I decided to test the enclosure at a friend's house who lives out in the country as there was nowhere around my place to start a fire. But beforehand, I loaded the drive with all of the review photos I had snapped up to that point. If the drive fails, I am out of luck in terms of photos (okay not really, as I kept a copy on the camera, but still)! The drive worked as advertised so it was time to torture test the enclosure.
The plan here was to first submerge the enclosure in water for a bit, then remove it and place it over an open fire for a while and finally dunk it back into the water for a quick cool down. This last step was to simulate how the fire department might hose down the drive (and the rest of your charred house) as well as allow us to handle it without waiting hours for it to cool down.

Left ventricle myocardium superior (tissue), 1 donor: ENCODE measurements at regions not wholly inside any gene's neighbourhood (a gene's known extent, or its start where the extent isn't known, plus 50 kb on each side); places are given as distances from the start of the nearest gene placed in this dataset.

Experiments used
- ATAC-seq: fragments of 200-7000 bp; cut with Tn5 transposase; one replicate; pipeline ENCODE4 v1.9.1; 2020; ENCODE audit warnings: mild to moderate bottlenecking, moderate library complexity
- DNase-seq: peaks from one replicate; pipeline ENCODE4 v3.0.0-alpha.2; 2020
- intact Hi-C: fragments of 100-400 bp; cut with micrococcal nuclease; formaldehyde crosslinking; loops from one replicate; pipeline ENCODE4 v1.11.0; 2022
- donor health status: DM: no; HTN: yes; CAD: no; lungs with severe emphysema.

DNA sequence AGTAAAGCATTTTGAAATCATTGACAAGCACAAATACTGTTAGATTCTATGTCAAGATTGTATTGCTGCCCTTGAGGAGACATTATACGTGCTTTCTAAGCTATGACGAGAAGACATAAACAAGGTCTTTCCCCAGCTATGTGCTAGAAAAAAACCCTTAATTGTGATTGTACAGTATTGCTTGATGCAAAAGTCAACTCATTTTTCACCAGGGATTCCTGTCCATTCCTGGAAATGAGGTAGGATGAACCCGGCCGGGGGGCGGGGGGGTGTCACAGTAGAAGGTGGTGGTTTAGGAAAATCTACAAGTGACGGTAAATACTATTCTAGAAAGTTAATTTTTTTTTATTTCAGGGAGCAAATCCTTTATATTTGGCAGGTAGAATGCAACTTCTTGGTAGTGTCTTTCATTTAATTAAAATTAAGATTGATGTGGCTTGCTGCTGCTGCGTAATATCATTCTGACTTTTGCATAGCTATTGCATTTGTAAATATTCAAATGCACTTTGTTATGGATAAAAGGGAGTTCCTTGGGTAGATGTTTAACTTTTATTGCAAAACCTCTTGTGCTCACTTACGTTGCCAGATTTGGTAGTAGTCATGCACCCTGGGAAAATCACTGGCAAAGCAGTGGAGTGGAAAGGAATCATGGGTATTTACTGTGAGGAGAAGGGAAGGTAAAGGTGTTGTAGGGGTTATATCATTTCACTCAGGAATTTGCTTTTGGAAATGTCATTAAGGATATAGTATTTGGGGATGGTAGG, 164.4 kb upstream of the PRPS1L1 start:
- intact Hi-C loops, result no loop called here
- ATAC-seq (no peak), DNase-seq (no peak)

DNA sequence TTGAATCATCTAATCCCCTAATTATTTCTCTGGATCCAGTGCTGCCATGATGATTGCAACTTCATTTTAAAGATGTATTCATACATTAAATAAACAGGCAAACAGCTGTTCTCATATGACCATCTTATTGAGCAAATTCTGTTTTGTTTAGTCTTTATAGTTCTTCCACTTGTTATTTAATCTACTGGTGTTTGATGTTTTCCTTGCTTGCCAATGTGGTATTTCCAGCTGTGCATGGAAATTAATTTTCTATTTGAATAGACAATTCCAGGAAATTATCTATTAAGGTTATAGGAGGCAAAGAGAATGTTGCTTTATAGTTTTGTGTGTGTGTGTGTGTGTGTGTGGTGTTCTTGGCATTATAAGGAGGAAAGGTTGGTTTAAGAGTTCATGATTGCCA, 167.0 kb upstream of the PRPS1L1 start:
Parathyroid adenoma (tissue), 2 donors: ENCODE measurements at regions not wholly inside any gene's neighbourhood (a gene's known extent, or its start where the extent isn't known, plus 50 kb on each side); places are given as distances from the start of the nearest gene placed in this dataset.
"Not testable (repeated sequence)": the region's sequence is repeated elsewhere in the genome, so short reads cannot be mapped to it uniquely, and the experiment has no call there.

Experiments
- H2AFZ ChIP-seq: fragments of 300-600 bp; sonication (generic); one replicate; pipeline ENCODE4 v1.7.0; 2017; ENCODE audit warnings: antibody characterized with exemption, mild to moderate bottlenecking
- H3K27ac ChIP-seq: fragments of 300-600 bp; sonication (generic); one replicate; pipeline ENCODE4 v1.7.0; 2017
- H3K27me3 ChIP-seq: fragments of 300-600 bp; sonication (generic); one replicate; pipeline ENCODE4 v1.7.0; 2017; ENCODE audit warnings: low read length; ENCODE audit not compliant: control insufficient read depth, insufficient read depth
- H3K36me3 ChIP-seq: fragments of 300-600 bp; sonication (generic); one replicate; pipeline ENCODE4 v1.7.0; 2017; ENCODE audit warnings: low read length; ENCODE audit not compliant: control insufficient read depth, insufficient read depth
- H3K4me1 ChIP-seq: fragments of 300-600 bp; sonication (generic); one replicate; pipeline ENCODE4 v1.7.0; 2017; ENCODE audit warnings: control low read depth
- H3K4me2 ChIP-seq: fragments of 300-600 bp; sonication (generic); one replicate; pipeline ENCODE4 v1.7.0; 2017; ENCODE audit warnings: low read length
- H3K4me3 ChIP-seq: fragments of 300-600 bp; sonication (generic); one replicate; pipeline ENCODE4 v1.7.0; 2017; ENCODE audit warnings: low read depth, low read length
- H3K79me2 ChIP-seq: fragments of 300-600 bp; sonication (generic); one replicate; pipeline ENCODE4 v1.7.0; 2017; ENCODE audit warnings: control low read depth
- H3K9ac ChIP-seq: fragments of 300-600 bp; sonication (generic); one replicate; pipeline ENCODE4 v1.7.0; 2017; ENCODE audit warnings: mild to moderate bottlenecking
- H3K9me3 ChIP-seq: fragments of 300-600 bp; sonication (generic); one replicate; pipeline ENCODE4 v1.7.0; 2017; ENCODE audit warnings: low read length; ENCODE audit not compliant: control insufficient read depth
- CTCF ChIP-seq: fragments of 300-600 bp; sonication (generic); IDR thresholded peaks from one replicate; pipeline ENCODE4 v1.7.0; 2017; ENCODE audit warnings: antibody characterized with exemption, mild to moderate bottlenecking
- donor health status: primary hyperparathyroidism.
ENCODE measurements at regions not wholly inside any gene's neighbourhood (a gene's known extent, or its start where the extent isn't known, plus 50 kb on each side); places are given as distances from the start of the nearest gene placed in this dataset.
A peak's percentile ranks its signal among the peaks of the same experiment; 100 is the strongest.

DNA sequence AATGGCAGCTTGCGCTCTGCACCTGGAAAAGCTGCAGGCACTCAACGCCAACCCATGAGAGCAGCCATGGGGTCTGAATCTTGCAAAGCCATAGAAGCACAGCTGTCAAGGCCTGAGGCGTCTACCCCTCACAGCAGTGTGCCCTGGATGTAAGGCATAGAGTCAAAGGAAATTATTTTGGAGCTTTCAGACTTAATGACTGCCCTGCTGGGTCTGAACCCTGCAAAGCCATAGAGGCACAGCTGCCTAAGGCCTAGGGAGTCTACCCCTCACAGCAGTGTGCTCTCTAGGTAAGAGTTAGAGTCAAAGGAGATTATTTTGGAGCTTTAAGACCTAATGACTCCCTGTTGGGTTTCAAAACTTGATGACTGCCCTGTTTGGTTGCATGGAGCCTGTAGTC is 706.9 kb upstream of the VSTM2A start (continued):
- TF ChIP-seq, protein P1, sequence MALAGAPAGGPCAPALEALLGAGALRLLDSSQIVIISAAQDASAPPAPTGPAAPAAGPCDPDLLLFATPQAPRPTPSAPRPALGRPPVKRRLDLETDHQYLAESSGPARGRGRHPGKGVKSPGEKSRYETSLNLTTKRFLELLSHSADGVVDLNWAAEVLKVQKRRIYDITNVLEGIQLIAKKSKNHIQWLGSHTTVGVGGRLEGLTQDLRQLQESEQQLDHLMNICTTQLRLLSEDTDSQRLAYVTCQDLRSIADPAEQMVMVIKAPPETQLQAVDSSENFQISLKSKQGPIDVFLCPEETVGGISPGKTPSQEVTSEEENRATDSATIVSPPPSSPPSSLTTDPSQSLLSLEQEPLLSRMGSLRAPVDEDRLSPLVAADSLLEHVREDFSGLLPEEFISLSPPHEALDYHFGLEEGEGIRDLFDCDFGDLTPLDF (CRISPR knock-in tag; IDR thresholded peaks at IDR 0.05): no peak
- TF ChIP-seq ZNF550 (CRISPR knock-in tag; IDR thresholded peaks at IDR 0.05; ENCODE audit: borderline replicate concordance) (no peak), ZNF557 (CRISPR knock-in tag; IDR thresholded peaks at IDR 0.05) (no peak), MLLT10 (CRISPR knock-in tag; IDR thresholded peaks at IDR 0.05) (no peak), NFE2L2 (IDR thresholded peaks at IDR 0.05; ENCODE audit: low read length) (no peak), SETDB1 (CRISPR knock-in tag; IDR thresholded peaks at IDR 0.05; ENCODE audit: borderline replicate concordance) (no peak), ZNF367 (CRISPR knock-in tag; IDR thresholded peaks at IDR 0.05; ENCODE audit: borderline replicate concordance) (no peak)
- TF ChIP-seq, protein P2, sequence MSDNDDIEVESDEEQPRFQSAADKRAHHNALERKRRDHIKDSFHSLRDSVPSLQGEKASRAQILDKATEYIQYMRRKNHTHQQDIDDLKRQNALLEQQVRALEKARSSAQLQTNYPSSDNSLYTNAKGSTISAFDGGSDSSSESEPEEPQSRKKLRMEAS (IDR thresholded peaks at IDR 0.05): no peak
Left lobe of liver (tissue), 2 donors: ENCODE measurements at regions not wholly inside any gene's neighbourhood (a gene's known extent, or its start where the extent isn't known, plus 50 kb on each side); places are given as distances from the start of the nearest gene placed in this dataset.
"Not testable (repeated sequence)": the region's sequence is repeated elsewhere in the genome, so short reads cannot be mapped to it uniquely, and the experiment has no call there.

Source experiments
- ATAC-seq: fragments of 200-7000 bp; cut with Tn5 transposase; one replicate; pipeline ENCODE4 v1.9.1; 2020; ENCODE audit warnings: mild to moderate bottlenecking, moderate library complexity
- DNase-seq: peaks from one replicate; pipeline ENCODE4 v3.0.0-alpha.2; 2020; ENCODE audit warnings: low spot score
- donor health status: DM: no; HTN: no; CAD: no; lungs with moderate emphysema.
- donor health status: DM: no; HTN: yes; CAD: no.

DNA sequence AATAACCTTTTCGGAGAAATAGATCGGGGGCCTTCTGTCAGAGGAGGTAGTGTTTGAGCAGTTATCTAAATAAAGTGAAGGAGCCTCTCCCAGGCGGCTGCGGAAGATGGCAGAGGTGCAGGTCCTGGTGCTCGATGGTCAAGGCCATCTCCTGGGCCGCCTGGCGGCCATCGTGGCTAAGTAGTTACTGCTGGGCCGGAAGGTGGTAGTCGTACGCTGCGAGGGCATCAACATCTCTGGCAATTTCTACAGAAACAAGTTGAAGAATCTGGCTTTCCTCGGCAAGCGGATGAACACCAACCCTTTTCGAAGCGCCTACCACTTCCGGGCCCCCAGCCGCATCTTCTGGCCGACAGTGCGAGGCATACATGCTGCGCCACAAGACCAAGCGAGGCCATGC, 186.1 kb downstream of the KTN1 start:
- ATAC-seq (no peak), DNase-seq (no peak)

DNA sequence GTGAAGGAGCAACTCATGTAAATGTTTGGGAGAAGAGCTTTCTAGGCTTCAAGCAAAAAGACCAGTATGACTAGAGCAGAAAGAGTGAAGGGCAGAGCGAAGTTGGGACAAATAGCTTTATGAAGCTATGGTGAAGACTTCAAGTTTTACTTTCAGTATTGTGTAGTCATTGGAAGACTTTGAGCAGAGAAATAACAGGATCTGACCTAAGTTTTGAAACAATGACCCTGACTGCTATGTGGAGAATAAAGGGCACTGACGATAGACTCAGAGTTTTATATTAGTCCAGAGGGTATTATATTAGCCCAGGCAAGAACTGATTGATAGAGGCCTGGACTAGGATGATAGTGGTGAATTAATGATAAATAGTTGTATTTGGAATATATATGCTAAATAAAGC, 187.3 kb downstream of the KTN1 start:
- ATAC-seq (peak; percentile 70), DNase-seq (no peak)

I brought along my temperature gun but it tops out at around 600 F so it wasn't too useful. We saw temps as low as ~400 F up to the point where it error'd out.
Below are some photos we snapped as well as a video of the testing and subsequent hard drive extraction and testing.
As you can see, we really put the drive through a lot.
We left the drive submerged in water for 15-20 minutes before moving it over to the fire. The unit bubbled a good bit as the water traveled throughout the inside of the enclosure.
The drive sat atop the fire for about 20-25 minutes total. It was first placed in the upright position, then midway through we laid it down on its side for a more even burn. Finally, we dunked it back into the container of water for a quick and steamy cool down. It was already nearly night time by this point and we had plans that evening so we elected to let the enclosure sit overnight before doing the tear down / hard drive extraction process the next day.
Continue ahead as we check out some photos of the enclosure after testing and analyze the hard drive extraction process and testing.